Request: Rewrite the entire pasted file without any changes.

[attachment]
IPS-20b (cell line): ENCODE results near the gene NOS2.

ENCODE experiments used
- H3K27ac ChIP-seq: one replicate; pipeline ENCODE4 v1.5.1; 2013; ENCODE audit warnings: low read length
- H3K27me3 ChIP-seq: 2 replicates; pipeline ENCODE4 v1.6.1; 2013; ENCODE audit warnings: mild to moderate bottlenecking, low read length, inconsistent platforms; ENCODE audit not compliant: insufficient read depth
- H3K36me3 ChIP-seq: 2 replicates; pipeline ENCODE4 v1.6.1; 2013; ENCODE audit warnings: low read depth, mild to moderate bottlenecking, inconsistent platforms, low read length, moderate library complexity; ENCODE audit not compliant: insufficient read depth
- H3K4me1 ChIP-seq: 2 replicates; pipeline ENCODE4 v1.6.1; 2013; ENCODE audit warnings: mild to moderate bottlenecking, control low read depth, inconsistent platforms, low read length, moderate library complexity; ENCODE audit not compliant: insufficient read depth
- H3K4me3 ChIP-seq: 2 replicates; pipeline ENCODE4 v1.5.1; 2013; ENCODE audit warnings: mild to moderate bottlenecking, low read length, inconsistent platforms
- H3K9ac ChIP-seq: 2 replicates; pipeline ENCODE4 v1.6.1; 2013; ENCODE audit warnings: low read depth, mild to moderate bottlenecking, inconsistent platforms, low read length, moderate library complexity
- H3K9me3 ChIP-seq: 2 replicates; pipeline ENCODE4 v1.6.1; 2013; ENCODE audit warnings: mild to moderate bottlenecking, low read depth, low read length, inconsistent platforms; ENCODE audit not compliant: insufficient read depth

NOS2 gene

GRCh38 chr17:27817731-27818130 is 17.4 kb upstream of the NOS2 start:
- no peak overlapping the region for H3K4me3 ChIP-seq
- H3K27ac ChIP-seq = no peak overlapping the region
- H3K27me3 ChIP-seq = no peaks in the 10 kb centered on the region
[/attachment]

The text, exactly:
IPS-20b (cell line): ENCODE results near the gene NOS2.

ENCODE experiments used
- H3K27ac ChIP-seq: one replicate; pipeline ENCODE4 v1.5.1; 2013; ENCODE audit warnings: low read length
- H3K27me3 ChIP-seq: 2 replicates; pipeline ENCODE4 v1.6.1; 2013; ENCODE audit warnings: mild to moderate bottlenecking, low read length, inconsistent platforms; ENCODE audit not compliant: insufficient read depth
- H3K36me3 ChIP-seq: 2 replicates; pipeline ENCODE4 v1.6.1; 2013; ENCODE audit warnings: low read depth, mild to moderate bottlenecking, inconsistent platforms, low read length, moderate library complexity; ENCODE audit not compliant: insufficient read depth
- H3K4me1 ChIP-seq: 2 replicates; pipeline ENCODE4 v1.6.1; 2013; ENCODE audit warnings: mild to moderate bottlenecking, control low read depth, inconsistent platforms, low read length, moderate library complexity; ENCODE audit not compliant: insufficient read depth
- H3K4me3 ChIP-seq: 2 replicates; pipeline ENCODE4 v1.5.1; 2013; ENCODE audit warnings: mild to moderate bottlenecking, low read length, inconsistent platforms
- H3K9ac ChIP-seq: 2 replicates; pipeline ENCODE4 v1.6.1; 2013; ENCODE audit warnings: low read depth, mild to moderate bottlenecking, inconsistent platforms, low read length, moderate library complexity
- H3K9me3 ChIP-seq: 2 replicates; pipeline ENCODE4 v1.6.1; 2013; ENCODE audit warnings: mild to moderate bottlenecking, low read depth, low read length, inconsistent platforms; ENCODE audit not compliant: insufficient read depth

NOS2 gene

GRCh38 chr17:27817731-27818130 is 17.4 kb upstream of the NOS2 start:
- no peak overlapping the region for H3K4me3 ChIP-seq
- H3K27ac ChIP-seq = no peak overlapping the region
- H3K27me3 ChIP-seq = no peaks in the 10 kb centered on the region